Pubdate: Sun, 10 Jun 2007
Source: Honolulu Star-Bulletin (HI)
Copyright: 2007 Honolulu Star-Bulletin
Author: Alexandre Da Silva
Bookmark: (Students - United States)
Bookmark: (Drug Dogs)
Bookmark: (Marijuana)
Bookmark: (Drug Testing)


The Success of the Pilot Program Has Education Officials Urging Its Expansion

Custer, a 6-year-old golden retriever, has been successfully sniffing 
out drugs and alcohol at two Maui schools since February and 
proponents say the pilot search program should be expanded to schools 

State education officials plan to take up the issue by the end of the 
month. An expansion of the plan could also include allowing the dogs 
to search lockers, backpacks, purses and vehicles on campus.

One Board of Education member said the timing is right, with the 
recent approval of random drug-testing for teachers.

While the American Civil Liberties Union has expressed concerns about 
students' privacy rights, principals at the two Maui schools say the 
response has been positive.

A drug-sniffing dog that found marijuana and several liquor bottles 
at two Maui public schools could prompt education officials to expand 
the pilot program and allow for drug searches of students' lockers.

In seven random visits to Lahaina Intermediate School since February, 
Custer, a 6-year-old golden retriever, found two bags with marijuana 
or traces of the drug, a partially smoked joint or marijuana 
cigarette, rolling papers and about 30 liquor bottles, said Principal 
Marsha Nakamura.

Lahainaluna High School Principal Michael Nakano said the unannounced 
dog visits also uncovered alcohol bottles and marijuana on his campus.

Board of Education member Mary Cochran, who spearheaded the 
5-month-old program, said she believes it should be added to all 
secondary schools.

"That's what I want. The timing is right politically, with the random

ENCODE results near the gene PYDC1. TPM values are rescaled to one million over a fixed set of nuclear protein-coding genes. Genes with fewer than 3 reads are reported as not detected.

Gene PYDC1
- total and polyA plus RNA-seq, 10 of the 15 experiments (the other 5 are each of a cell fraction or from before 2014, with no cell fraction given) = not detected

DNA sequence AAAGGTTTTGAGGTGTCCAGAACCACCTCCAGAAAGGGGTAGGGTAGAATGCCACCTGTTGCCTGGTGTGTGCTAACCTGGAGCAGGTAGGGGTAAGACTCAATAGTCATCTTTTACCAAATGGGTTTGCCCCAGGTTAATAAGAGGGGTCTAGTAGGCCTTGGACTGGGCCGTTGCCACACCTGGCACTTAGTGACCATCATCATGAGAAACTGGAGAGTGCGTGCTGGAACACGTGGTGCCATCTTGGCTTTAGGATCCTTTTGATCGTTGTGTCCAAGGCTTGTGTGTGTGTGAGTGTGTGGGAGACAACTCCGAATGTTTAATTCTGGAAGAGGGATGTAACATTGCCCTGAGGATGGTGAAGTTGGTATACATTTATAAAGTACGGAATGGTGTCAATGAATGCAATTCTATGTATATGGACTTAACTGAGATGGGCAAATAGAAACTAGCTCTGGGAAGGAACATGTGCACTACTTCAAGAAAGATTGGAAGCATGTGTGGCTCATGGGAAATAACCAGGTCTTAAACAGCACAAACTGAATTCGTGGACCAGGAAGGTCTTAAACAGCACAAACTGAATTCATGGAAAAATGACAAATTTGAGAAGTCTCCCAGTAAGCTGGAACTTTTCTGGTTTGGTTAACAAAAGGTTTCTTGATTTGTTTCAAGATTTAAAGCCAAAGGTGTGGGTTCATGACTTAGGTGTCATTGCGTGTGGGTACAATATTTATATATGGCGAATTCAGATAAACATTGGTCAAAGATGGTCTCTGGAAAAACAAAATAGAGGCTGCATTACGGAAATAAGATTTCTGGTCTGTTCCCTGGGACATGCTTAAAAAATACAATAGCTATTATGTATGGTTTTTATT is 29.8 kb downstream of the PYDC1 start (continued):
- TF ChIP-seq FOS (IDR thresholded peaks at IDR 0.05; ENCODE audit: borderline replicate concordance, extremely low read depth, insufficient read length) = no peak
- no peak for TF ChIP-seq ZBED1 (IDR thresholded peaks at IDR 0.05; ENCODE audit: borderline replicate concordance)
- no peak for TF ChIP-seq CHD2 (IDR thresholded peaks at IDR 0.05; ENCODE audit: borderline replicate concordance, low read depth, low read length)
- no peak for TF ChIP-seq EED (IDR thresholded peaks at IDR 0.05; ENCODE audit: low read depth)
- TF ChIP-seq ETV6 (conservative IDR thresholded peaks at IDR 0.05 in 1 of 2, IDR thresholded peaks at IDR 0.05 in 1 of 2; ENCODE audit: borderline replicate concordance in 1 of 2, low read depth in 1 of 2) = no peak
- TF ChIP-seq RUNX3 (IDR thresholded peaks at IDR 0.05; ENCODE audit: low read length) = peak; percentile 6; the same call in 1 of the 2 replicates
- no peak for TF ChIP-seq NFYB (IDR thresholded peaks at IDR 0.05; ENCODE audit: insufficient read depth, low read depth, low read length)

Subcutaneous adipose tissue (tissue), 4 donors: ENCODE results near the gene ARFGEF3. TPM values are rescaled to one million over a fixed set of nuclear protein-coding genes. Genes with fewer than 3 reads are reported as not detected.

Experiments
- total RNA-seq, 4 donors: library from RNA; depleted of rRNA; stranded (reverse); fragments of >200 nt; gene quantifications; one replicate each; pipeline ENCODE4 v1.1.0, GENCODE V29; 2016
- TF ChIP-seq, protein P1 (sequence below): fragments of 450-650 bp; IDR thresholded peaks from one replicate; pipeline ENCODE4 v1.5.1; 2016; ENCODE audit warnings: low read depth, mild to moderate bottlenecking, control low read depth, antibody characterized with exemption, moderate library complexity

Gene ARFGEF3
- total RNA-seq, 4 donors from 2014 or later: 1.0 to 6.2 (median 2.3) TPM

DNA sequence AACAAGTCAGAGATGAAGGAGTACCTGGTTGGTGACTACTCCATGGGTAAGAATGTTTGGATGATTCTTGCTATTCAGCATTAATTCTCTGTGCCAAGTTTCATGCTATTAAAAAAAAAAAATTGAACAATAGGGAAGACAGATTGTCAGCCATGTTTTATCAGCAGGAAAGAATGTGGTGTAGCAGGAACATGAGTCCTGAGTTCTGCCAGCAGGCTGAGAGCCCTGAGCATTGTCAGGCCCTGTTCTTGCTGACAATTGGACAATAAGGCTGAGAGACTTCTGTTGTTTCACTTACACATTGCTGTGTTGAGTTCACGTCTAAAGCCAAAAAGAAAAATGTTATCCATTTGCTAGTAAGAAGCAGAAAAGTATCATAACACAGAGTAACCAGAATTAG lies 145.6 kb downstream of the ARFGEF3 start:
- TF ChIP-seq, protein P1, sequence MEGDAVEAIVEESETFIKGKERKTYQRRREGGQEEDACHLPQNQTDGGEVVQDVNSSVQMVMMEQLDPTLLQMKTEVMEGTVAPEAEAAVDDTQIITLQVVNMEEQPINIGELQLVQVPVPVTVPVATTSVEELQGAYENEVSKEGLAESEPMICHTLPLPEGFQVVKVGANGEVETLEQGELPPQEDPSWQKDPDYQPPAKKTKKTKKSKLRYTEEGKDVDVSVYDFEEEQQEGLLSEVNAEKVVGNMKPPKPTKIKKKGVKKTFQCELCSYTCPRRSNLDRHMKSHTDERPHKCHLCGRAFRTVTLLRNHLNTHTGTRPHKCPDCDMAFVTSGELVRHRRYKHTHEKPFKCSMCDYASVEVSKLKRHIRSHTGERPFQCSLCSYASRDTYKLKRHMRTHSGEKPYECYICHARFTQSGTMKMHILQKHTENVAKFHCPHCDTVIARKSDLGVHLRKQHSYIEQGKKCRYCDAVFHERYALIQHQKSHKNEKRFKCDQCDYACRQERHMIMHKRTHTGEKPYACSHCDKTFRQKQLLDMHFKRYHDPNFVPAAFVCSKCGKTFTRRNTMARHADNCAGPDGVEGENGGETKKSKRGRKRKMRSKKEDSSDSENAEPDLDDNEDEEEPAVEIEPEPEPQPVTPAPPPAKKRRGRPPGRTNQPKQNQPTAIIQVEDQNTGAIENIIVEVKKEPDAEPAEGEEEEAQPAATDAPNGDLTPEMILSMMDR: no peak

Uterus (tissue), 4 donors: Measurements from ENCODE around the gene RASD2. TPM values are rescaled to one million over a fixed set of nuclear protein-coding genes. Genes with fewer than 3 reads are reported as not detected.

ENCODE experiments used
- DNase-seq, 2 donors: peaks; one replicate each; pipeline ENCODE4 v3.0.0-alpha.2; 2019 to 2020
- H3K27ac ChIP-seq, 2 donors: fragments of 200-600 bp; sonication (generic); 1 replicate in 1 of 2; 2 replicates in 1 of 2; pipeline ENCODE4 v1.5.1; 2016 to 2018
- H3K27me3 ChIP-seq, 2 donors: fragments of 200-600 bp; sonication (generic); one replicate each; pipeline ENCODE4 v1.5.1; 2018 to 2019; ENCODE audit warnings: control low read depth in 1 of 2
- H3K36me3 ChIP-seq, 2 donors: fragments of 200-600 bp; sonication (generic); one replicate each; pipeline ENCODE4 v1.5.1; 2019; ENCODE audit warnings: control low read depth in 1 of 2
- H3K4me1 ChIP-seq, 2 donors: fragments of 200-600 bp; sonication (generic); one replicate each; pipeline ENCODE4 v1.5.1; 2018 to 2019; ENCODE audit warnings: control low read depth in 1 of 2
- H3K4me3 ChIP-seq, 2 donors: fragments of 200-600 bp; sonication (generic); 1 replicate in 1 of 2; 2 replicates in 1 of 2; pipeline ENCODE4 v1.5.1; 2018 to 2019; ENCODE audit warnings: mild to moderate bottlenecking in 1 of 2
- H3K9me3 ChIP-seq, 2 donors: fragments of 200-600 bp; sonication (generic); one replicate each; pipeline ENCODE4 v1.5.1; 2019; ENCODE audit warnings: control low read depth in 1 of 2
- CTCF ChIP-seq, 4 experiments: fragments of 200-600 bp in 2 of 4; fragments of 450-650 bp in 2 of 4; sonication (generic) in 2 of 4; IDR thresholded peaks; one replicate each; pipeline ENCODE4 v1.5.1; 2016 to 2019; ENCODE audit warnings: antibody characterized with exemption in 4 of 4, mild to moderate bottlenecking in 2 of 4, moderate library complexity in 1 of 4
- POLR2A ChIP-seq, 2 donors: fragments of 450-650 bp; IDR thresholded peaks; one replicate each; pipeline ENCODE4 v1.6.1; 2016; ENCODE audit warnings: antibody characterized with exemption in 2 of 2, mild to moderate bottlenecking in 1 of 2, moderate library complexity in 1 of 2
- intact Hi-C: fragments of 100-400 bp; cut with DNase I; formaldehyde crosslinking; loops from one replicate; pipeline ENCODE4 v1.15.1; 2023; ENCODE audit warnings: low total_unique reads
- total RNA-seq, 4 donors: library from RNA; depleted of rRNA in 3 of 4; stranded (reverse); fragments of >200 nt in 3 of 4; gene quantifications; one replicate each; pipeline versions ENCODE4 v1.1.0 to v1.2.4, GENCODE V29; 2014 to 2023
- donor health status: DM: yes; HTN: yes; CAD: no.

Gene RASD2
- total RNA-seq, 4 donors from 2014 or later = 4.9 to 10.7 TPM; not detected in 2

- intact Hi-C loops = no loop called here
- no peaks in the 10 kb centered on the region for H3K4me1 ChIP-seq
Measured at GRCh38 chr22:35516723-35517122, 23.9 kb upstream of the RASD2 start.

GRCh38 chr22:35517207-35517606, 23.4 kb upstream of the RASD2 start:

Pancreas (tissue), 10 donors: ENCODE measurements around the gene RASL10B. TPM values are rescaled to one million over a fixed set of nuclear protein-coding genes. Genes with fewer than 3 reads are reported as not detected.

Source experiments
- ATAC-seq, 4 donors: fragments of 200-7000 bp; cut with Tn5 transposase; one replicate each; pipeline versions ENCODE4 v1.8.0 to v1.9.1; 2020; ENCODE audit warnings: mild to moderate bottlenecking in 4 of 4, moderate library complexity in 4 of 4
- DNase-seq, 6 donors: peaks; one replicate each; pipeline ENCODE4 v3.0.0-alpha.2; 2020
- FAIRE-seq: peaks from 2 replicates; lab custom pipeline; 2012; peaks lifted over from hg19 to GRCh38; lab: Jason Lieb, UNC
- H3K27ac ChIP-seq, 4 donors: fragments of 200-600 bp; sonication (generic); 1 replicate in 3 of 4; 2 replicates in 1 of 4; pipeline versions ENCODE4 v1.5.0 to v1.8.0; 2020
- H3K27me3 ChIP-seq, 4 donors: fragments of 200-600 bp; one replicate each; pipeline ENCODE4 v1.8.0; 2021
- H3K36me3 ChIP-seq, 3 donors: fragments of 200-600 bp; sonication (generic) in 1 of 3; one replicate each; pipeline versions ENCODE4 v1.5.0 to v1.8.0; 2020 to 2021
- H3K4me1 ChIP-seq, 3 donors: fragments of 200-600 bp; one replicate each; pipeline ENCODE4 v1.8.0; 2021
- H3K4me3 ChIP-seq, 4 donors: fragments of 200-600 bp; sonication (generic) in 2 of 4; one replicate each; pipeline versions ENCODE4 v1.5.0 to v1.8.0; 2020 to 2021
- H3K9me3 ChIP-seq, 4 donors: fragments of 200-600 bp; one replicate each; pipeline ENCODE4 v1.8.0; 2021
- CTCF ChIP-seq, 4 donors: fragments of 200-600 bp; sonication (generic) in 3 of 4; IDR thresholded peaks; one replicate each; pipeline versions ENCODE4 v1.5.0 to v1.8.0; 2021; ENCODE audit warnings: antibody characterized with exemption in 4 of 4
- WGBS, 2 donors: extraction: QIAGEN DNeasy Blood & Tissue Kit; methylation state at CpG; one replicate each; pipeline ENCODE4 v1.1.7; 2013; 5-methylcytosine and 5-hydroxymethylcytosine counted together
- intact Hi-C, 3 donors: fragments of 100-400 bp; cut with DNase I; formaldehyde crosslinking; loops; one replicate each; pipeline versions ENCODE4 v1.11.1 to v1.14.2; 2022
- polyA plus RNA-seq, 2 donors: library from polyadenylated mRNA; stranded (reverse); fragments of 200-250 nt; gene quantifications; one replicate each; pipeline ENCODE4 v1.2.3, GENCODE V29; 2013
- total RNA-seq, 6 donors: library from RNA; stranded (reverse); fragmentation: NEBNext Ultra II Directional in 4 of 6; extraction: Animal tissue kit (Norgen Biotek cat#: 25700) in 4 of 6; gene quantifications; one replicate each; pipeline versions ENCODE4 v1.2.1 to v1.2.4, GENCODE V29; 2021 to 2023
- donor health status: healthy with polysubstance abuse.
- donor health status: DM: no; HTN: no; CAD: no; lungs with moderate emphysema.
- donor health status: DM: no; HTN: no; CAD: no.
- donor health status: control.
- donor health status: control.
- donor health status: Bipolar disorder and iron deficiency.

drug-testing" of teachers, said Cochran, who represents Maui. "To me, 
it's not just the teachers, it's everybody."

The proposal comes as the state Department of Education is revising 
Chapter 19, the administrative rules on student misconduct, to 
possibly allow dogs to sniff students' lockers.

"How it's written, it prevents us from doing it," said schools Deputy 
Superintendent Clayton Fujie, citing student privacy rights. The 
revisions to the rules will be sent to the Attorney General's Office 
and presented to the school board by month's end, Fujie said.

Searches are OK only in common areas like cafeterias, gymnasiums and 
bushes, with students, lockers, backpacks, purses and vehicles being 

Whitney White, owner of Interquest Detection Canines of Hawaii, which 
is running the pilot program on Maui, said principals want access to lockers.

"The principals that I've been dealing with have really been pushing 
for more latitude in that," she said.

The company, which has search dogs in 1,200 school districts 
nationwide, would be able to cover all 297 Hawaii public schools "as 
quickly as possible" if asked, White said. She said only Hawaii and 
Alaska lack comprehensive dog-search programs in public schools.

Department of Education spokesman Greg Knudsen said the idea behind 
any pilot program is to decide whether it should be continued or dropped.

"It could be expanded, but there's no specific plans that I'm aware 
of right now," he said. "We just need to see if it does hold up 
legally and effectively."

When the department announced it would use dogs to combat drugs, 
alcohol and firearms, the American Civil Liberties Union warned that 
the random searches could violate students' rights. But parent and 
student reaction to the program has been positive, according to the 
Maui principals.

Nakamura said most of the contraband found at her campus, including a 
punctured beer bottle likely used as a device to smoke pot, were near 
a basketball court used by area residents in the evening and 
weekends. She said, however, that one plastic bag containing the drug 
was hidden in a bush fronting a classroom, and that at least six 
students have been caught doing drugs on campus.

School board member Herbert Watanabe said while he backs increasing 
the program's reach, funding would be a concern. He suggested 
starting with all high schools and possibly exempting elementary campuses.

"I can support the whole concept of it, but I don't know what the 
costs would be," he said.

White couldn't estimate costs of an statewide program, saying that 
expenses vary depending on how often it is done. She said the pilot 
project is paid for with grants.

Karen Knudsen, chairwoman of the school board, said student safety 
should take priority over funding if members opt to spread the 
program to all counties.

"I wouldn't let cost stand in the way," she said. "If it's effective, 
if it's deterring drugs on campus, then maybe we need to find the 
money for a program like this." 
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MAP posted-by: Richard Lake